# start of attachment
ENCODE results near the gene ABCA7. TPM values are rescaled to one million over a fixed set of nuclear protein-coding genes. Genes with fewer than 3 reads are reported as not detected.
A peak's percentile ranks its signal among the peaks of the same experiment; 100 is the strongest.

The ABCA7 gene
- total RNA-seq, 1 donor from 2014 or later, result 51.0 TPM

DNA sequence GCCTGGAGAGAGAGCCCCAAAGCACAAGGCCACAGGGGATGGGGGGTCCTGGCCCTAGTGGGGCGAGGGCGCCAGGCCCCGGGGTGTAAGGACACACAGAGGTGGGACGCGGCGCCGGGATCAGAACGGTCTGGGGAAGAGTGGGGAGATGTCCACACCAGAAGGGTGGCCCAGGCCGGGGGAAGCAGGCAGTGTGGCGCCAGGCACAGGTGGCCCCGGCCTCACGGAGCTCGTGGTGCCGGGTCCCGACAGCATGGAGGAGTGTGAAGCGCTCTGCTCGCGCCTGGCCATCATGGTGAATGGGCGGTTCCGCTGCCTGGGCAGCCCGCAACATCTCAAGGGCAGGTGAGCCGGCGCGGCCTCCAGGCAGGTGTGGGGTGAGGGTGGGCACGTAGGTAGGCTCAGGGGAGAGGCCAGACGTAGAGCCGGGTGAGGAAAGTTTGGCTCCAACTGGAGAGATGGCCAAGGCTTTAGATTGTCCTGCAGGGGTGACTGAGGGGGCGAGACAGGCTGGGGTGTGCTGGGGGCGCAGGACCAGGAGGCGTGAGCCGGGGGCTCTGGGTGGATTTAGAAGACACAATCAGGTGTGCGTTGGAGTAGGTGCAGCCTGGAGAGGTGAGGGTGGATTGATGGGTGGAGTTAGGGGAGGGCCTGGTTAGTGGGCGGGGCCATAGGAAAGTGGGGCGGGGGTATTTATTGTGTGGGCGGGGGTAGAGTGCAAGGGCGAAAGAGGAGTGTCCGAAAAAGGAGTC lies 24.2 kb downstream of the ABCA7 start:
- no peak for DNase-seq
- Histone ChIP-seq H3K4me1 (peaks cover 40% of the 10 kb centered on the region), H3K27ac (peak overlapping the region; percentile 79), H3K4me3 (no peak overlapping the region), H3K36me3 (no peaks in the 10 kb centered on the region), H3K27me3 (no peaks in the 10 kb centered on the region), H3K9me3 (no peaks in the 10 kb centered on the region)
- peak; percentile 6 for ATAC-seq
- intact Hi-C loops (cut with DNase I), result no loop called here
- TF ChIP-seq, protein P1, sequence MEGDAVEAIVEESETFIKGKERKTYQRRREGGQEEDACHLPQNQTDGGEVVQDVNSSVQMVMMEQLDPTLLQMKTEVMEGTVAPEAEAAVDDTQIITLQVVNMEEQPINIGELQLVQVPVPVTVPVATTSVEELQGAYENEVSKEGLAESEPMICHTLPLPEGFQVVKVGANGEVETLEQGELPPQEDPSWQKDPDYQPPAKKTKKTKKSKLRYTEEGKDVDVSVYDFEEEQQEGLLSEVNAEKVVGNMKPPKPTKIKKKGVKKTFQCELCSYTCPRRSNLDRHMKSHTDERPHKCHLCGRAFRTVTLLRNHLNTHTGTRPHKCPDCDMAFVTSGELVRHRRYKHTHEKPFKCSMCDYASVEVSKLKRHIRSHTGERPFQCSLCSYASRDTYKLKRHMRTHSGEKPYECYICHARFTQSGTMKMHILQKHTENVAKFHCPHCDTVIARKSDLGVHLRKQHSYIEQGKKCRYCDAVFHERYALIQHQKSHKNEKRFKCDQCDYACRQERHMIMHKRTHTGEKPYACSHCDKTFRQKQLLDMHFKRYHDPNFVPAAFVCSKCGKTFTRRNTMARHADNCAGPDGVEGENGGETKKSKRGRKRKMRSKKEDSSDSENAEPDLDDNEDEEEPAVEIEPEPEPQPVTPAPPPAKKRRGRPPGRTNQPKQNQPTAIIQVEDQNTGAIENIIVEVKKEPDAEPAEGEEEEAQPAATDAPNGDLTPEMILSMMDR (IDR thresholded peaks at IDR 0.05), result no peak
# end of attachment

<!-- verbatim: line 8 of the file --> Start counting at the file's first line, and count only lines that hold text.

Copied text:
- peak; percentile 6 for ATAC-seq